Less than a third of people working in science, technology and engineering in New Zealand are women. It’s no wonder that leading women in the industry, including manager of measurement, insight and reporting at the Energy Efficiency and Conservation Authority, Vij Kooyela MIML, are concerned.
Kooyela believes that the challenge isn’t exclusive to leadership and management in the industry – there simply isn’t a solid pipeline of young women entering the workforce in this field.
It’s not that the industry is lagging in taking positive steps toward social change. “The energy industry is in a fantastic space in New Zealand,” Kooyela admits. It is bolstered by policy directions that will benefit the environment, in particular the New Zealand Energy Strategy.
However, Kooyela can see that more can be done to grow the number of women in the energy sector.
Leaders’ actions matter
One factor that makes Kooyela acutely aware of the need for greater gender diversity in her industry is the team she manages. “My team are all men,” she says.
Kooyela would love to shake off the stereotype that male-dominated industries become that way due to natural abilities that men possess. “I don’t believe that girls are not as good as boys when it comes to quantitative skills. I think women have excellent communications skills and if that can be coupled with solid technical skills, then that’s an advantage.”
Simply put, the qualities of a good leader remain the same regardless of gender.
She also suggests practical ways for leaders to drive change:
- Language: For Kooyela, leaders should start with what they say. For example, when recruiting, she believes organisations should take a leaf off the UN, which include specific encouragement for women to apply for roles they advertise.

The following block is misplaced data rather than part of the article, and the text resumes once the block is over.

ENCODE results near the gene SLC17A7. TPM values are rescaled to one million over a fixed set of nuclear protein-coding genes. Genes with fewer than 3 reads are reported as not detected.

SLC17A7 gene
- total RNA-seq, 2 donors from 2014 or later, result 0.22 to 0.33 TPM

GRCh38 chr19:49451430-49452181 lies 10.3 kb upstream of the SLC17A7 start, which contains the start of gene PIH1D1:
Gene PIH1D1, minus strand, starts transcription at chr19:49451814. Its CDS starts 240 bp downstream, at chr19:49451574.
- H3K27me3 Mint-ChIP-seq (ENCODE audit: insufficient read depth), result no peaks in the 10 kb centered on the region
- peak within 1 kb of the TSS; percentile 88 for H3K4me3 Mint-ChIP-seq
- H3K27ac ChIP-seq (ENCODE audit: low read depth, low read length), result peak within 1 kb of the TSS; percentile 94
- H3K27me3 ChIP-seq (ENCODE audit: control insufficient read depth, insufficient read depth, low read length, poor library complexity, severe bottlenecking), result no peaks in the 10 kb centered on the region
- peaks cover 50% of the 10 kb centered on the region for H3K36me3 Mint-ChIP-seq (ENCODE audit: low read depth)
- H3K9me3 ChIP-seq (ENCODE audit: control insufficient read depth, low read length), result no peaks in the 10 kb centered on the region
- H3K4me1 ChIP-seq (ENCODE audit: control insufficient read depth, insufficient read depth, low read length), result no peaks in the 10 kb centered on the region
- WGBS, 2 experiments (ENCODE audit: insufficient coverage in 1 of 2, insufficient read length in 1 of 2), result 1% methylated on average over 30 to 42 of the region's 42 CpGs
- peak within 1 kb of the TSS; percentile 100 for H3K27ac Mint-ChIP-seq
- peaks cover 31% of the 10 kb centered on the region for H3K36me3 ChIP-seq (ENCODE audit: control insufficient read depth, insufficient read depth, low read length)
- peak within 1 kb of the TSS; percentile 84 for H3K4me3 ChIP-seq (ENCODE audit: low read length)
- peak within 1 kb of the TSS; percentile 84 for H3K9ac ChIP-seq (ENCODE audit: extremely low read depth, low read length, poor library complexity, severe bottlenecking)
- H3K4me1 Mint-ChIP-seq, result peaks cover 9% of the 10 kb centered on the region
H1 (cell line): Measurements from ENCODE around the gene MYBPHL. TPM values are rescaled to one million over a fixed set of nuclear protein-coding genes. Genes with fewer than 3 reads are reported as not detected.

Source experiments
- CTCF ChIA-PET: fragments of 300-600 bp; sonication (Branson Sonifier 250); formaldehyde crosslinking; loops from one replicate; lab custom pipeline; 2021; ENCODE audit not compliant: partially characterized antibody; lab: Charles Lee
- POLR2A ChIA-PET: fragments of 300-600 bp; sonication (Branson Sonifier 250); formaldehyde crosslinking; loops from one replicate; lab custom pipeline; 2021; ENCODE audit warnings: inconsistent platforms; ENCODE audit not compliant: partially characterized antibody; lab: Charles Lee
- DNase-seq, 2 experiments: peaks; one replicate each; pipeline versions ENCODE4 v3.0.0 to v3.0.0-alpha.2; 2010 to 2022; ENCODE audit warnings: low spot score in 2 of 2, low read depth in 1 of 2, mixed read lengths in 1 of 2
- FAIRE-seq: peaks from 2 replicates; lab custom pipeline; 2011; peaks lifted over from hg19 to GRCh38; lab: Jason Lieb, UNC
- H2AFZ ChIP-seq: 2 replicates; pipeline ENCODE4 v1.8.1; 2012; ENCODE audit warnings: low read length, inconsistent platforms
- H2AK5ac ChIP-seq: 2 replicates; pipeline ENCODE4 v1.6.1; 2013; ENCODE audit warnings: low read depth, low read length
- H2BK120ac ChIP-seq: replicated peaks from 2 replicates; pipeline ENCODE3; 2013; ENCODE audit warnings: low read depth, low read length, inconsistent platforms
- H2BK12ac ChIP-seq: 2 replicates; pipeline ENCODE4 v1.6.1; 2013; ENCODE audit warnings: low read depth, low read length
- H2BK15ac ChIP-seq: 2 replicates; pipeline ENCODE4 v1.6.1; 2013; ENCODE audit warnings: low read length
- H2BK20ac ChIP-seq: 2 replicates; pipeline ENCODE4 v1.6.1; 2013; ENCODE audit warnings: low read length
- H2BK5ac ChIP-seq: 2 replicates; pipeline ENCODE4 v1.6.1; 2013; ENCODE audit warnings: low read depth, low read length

- Behaviour: Having once presented to an all-male room – and finding herself, the only woman, left alone on one side of the said room – Kooyela hopes more leaders will consider their actions. She challenges all leaders to remove all barriers to the equal treatment of people and to make everyone feel comfortable no matter the situation.
Leaders’ attitudes matter
Being no stranger to poor management experiences, Kooyela made a conscious decision to lead well. She found herself with a manager who didn’t do a great job and was described as a bully. Although for Kooyela, the focus was always on the silver lining. “I am so grateful for that experience because that is what pushed me to take the right steps, to demonstrate that [leadership] can be better and it can be done well,” Kooyela explains.
Since then, she has challenged herself to be a better manager and leader because of the impact she knows that leaders have on people. “If I can positively influence someone so that they make a step forward – whether that’s in their life or their career – that’s something very powerful,” Kooyela says.
However, she cautions other leaders, particularly women, to break away from the fear of uncertainty. “Leaders find comfort when we can tick all the boxes before venturing into something different and unknown. We want to get everything right,” she says.
Kooyela believes that more women should back themselves. For her, waiting for perfection is not the way forward.
Her advice? “Go for it. Don’t worry about having all the boxes ticked,” confirms Kooyela.
Leaders’ dialogue matters
“The key thing we are looking for is diversity of thought. Women do bring a different perspective on things and every workplace needs that balance of views,” says Kooyela.
What better way to gather a diverse set of views than through dialogue with a group of peers?
In March, for the first time, IML ANZ is hosting two International Women’s Day (IWD) events in Auckland and Wellington. This year, Vij Kooyela will join other leaders to explore the official IWD topic, ‘#EachforEqual’. Be part of the discussion and join forward-thinking managers and leaders in creating the type of dialogue that drives change.
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